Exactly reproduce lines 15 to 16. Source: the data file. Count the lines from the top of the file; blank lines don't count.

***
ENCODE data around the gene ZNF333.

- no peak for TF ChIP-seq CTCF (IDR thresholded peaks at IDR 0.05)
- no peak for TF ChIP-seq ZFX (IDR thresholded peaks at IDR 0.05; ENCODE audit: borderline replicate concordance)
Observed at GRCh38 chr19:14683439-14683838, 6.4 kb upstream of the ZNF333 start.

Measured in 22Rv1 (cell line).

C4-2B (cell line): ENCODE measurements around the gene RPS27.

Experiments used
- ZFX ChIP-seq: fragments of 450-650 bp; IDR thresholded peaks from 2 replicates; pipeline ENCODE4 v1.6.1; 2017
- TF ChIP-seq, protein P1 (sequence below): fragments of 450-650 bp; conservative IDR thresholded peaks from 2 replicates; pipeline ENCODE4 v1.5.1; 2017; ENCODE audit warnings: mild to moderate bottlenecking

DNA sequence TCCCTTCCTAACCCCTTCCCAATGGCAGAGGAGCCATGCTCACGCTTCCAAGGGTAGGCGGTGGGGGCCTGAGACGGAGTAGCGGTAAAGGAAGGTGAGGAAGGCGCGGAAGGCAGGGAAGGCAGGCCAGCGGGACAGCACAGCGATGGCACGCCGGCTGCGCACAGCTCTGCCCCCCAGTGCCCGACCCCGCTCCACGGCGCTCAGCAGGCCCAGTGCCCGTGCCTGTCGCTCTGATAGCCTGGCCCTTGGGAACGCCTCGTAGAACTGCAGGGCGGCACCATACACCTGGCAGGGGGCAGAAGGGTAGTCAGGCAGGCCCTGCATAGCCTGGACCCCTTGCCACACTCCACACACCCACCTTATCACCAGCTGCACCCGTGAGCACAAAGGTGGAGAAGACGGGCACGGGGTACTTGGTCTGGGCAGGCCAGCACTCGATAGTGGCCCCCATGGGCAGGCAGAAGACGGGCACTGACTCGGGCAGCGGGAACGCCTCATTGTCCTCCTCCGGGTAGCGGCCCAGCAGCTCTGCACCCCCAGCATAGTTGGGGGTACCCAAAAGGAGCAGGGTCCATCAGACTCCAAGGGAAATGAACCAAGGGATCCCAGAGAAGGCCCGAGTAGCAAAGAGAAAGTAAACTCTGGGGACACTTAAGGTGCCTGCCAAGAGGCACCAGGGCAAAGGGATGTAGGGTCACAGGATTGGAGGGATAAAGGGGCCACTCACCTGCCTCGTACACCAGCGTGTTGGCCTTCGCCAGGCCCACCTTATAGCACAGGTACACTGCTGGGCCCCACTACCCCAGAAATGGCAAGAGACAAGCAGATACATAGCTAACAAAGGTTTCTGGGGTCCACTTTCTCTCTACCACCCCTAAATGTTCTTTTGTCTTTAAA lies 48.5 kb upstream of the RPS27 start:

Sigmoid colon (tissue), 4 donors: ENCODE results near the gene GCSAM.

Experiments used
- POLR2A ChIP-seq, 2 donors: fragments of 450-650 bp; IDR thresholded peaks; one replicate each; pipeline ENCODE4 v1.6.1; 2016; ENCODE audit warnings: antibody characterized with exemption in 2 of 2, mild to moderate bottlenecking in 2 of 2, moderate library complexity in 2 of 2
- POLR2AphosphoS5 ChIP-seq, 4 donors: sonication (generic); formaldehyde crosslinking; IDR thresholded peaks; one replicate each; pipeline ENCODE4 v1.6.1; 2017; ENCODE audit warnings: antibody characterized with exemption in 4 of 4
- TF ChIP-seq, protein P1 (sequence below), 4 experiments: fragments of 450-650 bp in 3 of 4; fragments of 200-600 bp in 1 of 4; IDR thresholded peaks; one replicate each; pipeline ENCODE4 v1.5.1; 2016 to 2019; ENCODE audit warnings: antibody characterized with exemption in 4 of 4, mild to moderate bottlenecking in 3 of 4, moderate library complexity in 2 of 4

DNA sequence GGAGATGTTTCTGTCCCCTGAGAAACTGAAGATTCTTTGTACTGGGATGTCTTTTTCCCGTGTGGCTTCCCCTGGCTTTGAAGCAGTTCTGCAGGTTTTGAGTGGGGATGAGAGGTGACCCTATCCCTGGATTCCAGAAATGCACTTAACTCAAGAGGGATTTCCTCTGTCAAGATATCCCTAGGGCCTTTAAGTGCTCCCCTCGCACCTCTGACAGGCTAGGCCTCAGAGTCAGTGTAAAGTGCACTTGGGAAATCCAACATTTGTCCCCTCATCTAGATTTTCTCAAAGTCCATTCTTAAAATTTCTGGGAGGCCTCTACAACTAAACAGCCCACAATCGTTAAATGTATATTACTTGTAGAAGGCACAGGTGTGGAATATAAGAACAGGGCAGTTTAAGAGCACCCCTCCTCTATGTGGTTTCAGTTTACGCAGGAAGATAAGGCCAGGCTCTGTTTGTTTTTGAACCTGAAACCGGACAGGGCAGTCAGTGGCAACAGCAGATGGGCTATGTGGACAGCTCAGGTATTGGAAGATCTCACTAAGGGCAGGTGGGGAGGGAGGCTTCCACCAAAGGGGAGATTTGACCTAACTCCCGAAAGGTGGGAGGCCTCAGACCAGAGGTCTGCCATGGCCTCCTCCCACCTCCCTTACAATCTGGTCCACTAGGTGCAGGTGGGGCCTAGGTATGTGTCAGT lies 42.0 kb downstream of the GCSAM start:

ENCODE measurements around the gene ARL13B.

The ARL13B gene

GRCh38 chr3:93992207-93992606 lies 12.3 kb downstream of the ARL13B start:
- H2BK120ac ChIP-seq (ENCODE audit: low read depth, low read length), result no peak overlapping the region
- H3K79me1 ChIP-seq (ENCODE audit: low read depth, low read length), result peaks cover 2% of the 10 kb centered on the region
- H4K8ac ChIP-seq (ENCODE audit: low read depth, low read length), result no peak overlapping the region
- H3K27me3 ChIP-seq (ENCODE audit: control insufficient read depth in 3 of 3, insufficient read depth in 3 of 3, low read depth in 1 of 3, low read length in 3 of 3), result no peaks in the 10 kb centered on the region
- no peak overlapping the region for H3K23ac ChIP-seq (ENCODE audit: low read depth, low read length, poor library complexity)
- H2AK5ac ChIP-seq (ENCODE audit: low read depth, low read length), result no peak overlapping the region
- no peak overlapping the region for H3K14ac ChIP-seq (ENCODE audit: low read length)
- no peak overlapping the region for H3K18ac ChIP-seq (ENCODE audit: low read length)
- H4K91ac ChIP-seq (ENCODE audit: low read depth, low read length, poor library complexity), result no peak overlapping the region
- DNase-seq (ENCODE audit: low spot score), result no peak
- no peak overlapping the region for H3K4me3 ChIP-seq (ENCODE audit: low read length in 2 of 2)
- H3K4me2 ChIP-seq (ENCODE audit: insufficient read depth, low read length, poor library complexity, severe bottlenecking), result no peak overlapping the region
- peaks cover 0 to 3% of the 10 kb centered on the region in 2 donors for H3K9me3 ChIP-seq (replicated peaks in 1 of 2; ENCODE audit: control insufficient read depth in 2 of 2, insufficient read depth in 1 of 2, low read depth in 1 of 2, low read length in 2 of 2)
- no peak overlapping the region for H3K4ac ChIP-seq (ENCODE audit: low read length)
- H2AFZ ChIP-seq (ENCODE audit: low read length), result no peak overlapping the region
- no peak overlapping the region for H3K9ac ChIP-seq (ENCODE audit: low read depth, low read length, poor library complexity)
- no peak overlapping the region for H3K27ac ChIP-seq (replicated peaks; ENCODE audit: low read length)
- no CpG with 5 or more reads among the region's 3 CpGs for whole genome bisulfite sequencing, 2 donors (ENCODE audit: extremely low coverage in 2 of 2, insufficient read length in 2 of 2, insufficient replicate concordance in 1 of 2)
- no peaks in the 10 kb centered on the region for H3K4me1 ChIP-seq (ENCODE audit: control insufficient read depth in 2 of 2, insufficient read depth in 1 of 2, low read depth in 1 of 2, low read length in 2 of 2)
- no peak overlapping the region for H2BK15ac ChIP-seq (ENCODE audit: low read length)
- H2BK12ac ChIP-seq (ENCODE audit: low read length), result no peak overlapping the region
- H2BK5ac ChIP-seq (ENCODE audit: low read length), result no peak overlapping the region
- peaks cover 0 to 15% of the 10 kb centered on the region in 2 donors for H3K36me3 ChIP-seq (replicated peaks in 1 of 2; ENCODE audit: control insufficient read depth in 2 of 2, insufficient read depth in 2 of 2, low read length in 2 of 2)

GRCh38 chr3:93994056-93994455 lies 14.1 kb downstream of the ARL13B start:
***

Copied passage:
- TF ChIP-seq, protein P1 (sequence below), 4 experiments: fragments of 450-650 bp in 3 of 4; fragments of 200-600 bp in 1 of 4; IDR thresholded peaks; one replicate each; pipeline ENCODE4 v1.5.1; 2016 to 2019; ENCODE audit warnings: antibody characterized with exemption in 4 of 4, mild to moderate bottlenecking in 3 of 4, moderate library complexity in 2 of 4

DNA sequence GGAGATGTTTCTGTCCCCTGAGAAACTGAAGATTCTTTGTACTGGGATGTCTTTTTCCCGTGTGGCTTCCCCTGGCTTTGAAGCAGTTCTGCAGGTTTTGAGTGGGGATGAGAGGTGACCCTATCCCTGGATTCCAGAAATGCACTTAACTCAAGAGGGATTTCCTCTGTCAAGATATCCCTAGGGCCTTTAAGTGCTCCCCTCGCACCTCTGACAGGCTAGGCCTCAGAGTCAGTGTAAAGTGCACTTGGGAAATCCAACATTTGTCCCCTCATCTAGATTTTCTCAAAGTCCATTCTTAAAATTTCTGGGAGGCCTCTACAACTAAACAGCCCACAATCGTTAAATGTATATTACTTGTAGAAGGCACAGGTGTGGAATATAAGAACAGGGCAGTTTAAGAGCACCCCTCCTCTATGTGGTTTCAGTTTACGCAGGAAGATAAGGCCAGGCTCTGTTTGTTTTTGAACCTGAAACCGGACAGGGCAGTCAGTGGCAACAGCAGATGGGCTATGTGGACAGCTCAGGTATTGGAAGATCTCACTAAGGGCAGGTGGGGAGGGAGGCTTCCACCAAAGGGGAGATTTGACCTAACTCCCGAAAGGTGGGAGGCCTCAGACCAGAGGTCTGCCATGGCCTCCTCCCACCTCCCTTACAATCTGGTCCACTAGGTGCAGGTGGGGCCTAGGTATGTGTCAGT lies 42.0 kb downstream of the GCSAM start: